At the same time, the professional development of existing teachers in Dubai was found to rank highly when compared to the rest of the world. However, much of this training focuses on content. Mathematics teachers, in particular, spend a disproportionate amount of their time on content training.

A more productive way of structuring professional development would be to take advantage of the strength in content that these teachers already have and invest it in pedagogy training. Teachers in Dubai should also be assisted in learning how to use ICT for educational purposes, an area that remains weak in Dubai.

Dubai schools were found to have the lowest rates of parent participation in children's education worldwide. There are no policies stipulated by education councils or ministries mandating the existence of parent committees in Dubai. This contrasts with other countries which use such committees as a vehicle for quality control. Opening the channels of communication with parents will ultimately assist in raising standards at any institution.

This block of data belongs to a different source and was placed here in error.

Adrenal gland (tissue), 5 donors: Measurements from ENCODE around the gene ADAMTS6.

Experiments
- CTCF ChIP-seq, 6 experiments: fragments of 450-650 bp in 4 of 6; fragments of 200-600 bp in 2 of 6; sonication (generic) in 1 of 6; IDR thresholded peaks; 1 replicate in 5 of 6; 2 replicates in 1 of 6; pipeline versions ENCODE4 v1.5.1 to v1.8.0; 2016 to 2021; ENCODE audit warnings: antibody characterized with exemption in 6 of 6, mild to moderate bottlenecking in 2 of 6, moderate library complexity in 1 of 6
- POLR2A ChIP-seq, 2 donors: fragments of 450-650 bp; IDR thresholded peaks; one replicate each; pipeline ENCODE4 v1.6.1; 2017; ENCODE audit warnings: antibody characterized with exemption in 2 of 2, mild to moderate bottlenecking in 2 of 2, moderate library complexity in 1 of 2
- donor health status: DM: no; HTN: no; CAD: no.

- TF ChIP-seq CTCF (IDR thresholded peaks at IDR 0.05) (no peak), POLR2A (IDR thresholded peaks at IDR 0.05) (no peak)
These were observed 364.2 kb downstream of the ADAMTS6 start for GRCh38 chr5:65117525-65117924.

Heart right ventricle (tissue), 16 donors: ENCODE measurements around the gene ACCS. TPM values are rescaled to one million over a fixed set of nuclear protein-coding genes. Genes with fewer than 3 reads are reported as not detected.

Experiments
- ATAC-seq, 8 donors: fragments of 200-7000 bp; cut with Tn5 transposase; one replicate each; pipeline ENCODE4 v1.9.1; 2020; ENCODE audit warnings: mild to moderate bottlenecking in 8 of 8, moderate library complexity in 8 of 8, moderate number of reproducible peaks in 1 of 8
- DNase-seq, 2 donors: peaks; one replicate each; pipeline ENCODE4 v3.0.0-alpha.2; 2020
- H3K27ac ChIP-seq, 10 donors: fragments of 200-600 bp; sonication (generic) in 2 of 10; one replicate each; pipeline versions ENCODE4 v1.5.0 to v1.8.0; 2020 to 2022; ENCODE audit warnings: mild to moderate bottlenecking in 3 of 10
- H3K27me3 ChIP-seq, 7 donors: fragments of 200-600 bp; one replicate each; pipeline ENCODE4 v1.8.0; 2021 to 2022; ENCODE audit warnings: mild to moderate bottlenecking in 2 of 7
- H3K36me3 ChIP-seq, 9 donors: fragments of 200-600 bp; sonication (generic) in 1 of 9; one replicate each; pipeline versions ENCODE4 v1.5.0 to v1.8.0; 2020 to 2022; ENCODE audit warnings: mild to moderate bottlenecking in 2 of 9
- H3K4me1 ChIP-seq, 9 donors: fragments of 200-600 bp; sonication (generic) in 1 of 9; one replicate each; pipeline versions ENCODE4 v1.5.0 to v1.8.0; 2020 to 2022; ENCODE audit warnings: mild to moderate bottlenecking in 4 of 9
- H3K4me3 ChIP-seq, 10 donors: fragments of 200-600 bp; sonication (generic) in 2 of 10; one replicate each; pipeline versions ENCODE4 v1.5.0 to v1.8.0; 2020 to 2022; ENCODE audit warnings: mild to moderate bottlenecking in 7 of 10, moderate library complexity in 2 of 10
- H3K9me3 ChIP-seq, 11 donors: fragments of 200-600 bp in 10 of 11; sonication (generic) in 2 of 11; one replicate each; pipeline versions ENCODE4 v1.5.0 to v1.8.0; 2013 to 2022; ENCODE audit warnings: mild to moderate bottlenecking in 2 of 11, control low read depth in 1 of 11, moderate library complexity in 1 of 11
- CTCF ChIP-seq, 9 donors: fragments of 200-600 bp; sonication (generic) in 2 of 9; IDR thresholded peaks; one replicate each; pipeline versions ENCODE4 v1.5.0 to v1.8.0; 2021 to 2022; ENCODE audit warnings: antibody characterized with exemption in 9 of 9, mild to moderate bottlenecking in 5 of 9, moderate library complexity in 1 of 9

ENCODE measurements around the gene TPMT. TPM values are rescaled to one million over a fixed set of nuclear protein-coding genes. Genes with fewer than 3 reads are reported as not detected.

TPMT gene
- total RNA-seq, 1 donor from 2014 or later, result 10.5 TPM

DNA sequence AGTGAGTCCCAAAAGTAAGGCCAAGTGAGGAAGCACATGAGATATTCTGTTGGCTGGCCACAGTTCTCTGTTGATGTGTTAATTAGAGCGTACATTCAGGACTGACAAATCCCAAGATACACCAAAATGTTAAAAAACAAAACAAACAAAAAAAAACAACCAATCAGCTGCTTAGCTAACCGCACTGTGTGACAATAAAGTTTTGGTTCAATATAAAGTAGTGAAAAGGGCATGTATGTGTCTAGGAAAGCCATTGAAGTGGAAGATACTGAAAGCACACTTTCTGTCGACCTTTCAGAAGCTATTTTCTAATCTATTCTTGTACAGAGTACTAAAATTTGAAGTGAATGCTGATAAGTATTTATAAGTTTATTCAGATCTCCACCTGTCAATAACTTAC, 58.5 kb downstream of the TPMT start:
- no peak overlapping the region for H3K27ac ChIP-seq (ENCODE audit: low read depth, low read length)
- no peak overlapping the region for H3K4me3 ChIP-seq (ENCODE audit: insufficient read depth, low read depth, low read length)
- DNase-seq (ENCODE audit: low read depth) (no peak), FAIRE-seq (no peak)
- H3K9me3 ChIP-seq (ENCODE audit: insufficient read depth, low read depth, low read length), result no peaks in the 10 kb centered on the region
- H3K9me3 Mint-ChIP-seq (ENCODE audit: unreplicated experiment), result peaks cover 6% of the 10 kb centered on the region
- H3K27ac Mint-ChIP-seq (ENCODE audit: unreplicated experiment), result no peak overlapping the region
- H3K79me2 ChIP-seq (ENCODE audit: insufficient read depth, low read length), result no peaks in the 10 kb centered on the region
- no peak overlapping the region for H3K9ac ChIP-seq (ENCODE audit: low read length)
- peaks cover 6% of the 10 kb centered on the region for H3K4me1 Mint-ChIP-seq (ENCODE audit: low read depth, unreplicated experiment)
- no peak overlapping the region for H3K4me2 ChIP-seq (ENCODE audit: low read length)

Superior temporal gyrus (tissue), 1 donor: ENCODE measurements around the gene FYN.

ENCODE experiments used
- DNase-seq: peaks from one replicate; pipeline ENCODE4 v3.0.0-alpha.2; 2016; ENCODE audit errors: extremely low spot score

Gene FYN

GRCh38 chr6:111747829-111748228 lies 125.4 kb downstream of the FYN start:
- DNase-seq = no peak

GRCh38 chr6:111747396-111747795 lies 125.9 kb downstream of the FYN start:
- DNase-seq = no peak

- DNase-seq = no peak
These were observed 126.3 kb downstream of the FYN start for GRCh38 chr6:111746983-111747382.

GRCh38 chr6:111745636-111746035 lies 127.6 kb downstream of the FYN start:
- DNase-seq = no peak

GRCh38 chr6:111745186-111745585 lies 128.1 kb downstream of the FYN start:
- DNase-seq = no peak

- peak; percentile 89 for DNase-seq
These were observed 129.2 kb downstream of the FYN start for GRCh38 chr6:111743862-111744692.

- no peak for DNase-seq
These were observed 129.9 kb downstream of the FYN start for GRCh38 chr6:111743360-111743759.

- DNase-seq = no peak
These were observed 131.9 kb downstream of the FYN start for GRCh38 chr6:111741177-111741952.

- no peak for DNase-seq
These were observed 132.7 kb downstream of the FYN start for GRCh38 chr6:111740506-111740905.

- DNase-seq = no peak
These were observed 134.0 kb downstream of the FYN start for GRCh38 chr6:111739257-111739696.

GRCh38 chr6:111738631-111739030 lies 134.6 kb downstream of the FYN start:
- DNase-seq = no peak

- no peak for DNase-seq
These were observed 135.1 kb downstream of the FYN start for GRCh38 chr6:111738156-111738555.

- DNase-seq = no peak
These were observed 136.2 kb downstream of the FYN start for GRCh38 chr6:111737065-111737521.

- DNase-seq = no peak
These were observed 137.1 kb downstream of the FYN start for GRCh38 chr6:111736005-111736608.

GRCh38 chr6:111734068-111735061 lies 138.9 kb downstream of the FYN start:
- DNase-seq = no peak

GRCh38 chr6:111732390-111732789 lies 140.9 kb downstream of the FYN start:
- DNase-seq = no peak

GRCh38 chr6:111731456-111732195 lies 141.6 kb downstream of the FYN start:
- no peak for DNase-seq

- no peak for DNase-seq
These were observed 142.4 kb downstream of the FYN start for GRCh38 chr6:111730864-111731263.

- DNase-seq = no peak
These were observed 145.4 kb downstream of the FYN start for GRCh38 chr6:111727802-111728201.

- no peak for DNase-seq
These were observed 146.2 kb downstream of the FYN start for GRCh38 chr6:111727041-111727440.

Finally, it is imperative that every school is equipped with the resources it needs for teaching and learning. The background questions identify the most needed resources in Dubai's school as science laboratories, sufficient reading resources and Information and Communication

Technology facilities.
By drawing schools into the policy circle and giving individual schools an active role in policy formation, policymakers would be better able to identify such needs.